“You don’t want to get it from headhunters,” Leon Kinneeveauk tells me as we maneuver around his crowded art studio in downtown Anchorage. Tools, bones, and unfinished carvings extend over every work surface, covered in a thin layer of white dust.
Kinneeveauk, an Inupiaq artist who specializes in carving walrus ivory, grew up in the remote Point Hope, a northwestern Alaskan village accessible only by plane or boat. His Anchorage gallery, Arctic Treasures, is a trove of work of master craftsmen from around the state. At the back of the shop, which he took over from its previous owner last year, is a growing studio space where he and artists work on native handicrafts, from whale baleen baskets to delicate bird figurines and walrus ivory carvings like the ones he makes himself.
Kinneeveauk is careful about where he sources his walrus ivory. He has to be. In northwest Alaska large colonies of Pacific walrus now regularly haul themselves out onto land — a phenomenon tied to the loss of sea ice due to climate change that has led to new threats for the massive marine mammals. When these walrus are vulnerable on land, people have killed them and salvaged only the tusks.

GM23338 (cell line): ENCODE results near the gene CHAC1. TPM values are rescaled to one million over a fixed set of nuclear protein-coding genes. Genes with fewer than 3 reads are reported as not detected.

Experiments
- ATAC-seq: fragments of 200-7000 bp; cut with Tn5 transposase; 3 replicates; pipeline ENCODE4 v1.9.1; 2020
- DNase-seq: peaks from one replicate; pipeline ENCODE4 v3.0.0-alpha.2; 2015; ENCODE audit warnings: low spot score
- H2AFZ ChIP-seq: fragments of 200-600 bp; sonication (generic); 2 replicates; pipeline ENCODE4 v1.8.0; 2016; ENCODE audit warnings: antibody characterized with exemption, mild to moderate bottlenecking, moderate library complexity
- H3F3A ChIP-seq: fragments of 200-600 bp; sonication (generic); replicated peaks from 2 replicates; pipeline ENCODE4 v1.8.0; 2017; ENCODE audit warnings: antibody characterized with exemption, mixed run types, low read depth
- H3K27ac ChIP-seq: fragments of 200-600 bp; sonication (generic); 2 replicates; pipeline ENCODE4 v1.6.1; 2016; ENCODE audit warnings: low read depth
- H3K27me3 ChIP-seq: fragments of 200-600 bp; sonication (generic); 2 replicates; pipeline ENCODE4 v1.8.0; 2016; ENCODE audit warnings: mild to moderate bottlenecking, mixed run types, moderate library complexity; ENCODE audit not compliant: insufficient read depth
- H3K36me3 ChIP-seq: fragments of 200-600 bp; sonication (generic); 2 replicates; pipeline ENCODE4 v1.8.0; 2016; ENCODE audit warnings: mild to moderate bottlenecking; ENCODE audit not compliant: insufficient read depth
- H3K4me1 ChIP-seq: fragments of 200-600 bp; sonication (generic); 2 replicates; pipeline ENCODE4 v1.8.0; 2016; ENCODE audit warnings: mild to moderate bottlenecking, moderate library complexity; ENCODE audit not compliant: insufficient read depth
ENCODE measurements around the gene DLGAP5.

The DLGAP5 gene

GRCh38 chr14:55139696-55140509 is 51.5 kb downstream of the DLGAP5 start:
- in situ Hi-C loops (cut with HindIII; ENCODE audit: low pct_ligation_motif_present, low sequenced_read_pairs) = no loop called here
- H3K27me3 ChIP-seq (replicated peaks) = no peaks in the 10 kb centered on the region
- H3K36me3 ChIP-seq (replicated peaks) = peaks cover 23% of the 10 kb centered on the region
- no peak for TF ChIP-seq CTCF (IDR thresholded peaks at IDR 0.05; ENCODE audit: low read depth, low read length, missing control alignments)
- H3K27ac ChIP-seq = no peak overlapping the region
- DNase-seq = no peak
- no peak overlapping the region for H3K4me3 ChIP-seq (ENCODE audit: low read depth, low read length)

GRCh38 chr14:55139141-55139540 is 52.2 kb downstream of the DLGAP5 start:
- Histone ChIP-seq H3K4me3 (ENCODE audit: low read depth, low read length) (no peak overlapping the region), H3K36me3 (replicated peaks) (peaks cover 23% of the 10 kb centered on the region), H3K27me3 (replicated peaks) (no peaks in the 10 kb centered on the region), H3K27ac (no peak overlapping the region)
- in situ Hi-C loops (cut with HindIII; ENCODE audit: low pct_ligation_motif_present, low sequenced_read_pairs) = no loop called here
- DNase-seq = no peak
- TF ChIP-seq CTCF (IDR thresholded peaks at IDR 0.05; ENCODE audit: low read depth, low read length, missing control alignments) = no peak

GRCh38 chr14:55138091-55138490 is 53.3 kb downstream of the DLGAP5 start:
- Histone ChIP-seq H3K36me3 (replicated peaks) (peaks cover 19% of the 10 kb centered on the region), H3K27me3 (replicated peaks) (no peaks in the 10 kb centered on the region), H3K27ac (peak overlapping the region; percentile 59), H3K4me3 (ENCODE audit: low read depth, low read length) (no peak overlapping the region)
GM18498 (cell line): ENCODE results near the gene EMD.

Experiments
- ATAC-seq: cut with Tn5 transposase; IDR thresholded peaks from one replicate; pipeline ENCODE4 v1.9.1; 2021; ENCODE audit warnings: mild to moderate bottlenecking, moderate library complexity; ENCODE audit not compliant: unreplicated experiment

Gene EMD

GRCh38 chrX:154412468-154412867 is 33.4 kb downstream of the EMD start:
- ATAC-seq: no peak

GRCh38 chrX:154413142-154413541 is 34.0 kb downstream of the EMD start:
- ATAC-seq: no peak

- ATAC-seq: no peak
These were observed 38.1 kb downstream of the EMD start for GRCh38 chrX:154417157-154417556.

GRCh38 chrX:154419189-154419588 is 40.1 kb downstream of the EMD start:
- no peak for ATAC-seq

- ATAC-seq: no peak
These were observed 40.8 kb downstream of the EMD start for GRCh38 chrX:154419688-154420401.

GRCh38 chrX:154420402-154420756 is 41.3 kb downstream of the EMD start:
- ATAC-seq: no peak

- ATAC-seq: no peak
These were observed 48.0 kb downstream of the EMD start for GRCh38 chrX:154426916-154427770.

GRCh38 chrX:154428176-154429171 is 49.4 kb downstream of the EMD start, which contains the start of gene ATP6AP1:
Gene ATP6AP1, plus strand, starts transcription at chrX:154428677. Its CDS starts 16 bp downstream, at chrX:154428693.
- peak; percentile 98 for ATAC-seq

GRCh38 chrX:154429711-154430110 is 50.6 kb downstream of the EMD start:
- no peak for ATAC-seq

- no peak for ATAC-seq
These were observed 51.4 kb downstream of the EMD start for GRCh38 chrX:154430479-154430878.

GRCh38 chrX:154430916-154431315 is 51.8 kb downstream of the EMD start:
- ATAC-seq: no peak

“Headhunting,” as this is known, is a violation of the Marine Mammal Protection Act, under which Indigenous people can hunt walrus but must make use of the whole animal. In recent years four hunters from Kinneeveauk’s community were charged with shooting and headhunting eight walruses hauled out on a beach at Cape Lisburne. The men’s actions during two separate hunts caused herds to stampede, resulting in the death or injury of at least two dozen additional walrus, about half of which were calves.
Catastrophic stampedes such as these would not occur on ice floes, where animals can escape into the water if disturbed.
The men were sentenced in a case of restorative justice, under which they must perform services to benefit their community, such as hunting for the subsistence needs of elders and delivering presentations in coastal villages on hunting ethics and the legal duty to take animals in full.
Kinneeveauk takes his own “full use” responsibility to another level in his art: He uses even the fine ivory dust, created while he carves with power tools, to fill in cracks in his carvings. The piece he’s working on as we visit his studio is a lithe fisherwoman. The sound of his electric drill fills the space with a hum as he shows me his work. While he carves, he wears protective goggles and a mask. As I watch, I can sense the walrus bone dust in the air.
Alaska Native artists like Kinneeveauk, who use Pacific walrus ivory, have been plying their trade for centuries, but now they’re up against two intensifying threats: climate change and crime.